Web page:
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Making Good Protagonists:
So my series is has a large cast of characters, but two of them are the first that are introduced and can be considered as the 'protagonists.' They aren't nearly as interesting or complex as the other characters (mainly because there hasn't been as much work done with them as the other characters) Ordinarily I'd be somewhat okay with a mild case of Designated Protagonist Syndrome, but much of the exposition and begining of the first part is told from their point of view. Because I don't want the readers to be bored out of their minds and stop reading, I'd appreciate a few tips for this. Some other things to consider
edited 25th Jan '13 1:31:48 PM by TheMuse
So, are they only the main characters for the beginning part? In any case, I'd say give them a sense of humor. Comedy is a good way to get people to like a character and want to get to know them. I can't really give you any advice on "what flaws to give your characters" without knowing the story. Also, keep in mind that "flaws" aren't the only thing that can make a character interesting. Motivation is the really key to a good character. If the audience can understand, relate to and/or get behind what motivates the character, then they'll probably like them. This can also help you develop flaws. Like if a character's motivation is to prove themselves in some way, their flaw can be based on poor self-esteem/sense of self-worth or ambition.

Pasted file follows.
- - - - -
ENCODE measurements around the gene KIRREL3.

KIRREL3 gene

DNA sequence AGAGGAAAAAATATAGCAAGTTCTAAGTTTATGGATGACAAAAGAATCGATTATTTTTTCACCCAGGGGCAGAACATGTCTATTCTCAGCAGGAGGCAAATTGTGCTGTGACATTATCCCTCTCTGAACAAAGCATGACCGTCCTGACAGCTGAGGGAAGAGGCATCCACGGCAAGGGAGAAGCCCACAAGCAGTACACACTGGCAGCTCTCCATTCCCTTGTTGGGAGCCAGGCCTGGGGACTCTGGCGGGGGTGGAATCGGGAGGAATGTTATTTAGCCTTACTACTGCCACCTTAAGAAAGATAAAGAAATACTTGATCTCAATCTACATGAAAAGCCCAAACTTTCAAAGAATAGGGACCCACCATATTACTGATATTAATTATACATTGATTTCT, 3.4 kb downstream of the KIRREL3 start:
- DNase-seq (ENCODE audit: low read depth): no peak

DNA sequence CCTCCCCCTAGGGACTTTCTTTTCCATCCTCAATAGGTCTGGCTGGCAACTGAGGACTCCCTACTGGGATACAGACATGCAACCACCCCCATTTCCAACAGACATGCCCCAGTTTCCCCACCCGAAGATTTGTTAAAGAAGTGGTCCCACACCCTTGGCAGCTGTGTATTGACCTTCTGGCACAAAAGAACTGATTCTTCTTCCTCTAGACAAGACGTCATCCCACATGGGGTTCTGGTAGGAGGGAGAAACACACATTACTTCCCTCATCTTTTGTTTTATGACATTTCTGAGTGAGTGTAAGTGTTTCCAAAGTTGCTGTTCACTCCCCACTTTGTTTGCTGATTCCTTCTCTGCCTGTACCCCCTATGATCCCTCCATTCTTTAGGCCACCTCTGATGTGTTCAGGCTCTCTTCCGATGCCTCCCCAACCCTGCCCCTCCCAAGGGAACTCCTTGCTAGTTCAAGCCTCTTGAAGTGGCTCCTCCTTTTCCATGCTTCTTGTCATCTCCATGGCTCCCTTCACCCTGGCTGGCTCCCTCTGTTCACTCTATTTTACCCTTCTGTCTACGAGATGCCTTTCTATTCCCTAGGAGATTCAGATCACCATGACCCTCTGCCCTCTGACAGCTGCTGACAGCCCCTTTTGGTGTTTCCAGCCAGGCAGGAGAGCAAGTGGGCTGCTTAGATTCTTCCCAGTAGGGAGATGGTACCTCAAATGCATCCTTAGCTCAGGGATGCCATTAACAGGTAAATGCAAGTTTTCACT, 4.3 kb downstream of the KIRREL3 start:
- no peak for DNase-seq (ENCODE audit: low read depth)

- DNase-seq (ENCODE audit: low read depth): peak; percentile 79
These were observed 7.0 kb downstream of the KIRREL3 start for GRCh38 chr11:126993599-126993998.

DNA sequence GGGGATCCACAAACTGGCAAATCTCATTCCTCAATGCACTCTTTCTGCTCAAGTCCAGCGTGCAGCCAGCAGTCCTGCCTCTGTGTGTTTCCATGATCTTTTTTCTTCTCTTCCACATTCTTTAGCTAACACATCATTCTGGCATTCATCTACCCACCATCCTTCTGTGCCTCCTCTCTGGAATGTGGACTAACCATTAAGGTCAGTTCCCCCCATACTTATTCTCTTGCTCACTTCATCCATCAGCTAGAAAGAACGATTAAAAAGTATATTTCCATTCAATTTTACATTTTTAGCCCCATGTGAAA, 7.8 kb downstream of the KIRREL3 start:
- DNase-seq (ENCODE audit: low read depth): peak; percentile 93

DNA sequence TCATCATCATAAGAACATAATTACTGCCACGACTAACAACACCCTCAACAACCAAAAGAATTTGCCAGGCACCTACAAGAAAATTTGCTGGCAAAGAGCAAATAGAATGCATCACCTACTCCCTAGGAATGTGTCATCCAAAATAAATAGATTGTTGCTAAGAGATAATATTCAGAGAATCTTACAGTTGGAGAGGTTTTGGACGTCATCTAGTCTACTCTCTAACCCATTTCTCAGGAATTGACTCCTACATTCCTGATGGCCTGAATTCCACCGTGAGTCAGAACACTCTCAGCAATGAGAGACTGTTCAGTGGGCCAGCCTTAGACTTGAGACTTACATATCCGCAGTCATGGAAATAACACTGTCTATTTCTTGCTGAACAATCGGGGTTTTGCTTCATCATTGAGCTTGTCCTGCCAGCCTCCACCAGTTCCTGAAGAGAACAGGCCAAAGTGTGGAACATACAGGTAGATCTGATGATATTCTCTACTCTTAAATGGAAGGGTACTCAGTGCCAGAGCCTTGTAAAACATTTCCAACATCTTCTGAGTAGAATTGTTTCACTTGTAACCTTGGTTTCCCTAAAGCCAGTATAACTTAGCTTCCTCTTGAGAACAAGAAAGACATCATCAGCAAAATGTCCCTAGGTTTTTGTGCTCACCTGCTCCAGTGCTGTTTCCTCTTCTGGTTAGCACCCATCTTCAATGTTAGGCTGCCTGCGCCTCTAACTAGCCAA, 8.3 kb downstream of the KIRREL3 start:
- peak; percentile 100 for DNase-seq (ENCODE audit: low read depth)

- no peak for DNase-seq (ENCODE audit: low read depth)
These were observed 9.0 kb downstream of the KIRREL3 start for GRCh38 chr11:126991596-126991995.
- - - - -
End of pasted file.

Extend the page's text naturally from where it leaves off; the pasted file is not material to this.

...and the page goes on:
...can still biteExactly how are they Arthur Dent? What sort of situation do they find themselves in?
Well they have pretty big roles throughout the story, but the story only EXCLUSIVELY follows them mostly in the first part.
...can still biteOK, that helps a bit. Do they know anything about magic? Do they get to learn magic? Also, if the protagonists are average, what makes their companions not average?
Before they get 'pulled along into the adventure' they don't know about magic and although they learn things from their new companions, they don't 'learn magic.' And with their companions, there's the fact that most of them have been fighting a magical war for over a decade, many of them have magical powers, one of them can read minds, etc.
...can still biteWhy are they the protagonists, then? Are they Decoy Protagonists, or are they in a Hobbit-like scenario where larger than life events are told through the eyes of mundane characters? If you remove both characters, would it have any impact on the outcome of the magic war?
edited 27th Jan '13 3:05:32 PM by shiro_okami
Yeah, it's kind of more of a Hobbit-type thing. Introducing our two protagonists and setting, stuff happens, the Call to Adventure, they are featured a little less in the story. They aren't 'chosen ones' or anything, but a few of the other 'Muggles' that come with them have a good amount of influence on the plot, some of them are featured heavily at points. They don't have an enormous effect on the war itself, but one of them persuades one of the bad guys to pull a Heel Face Turn.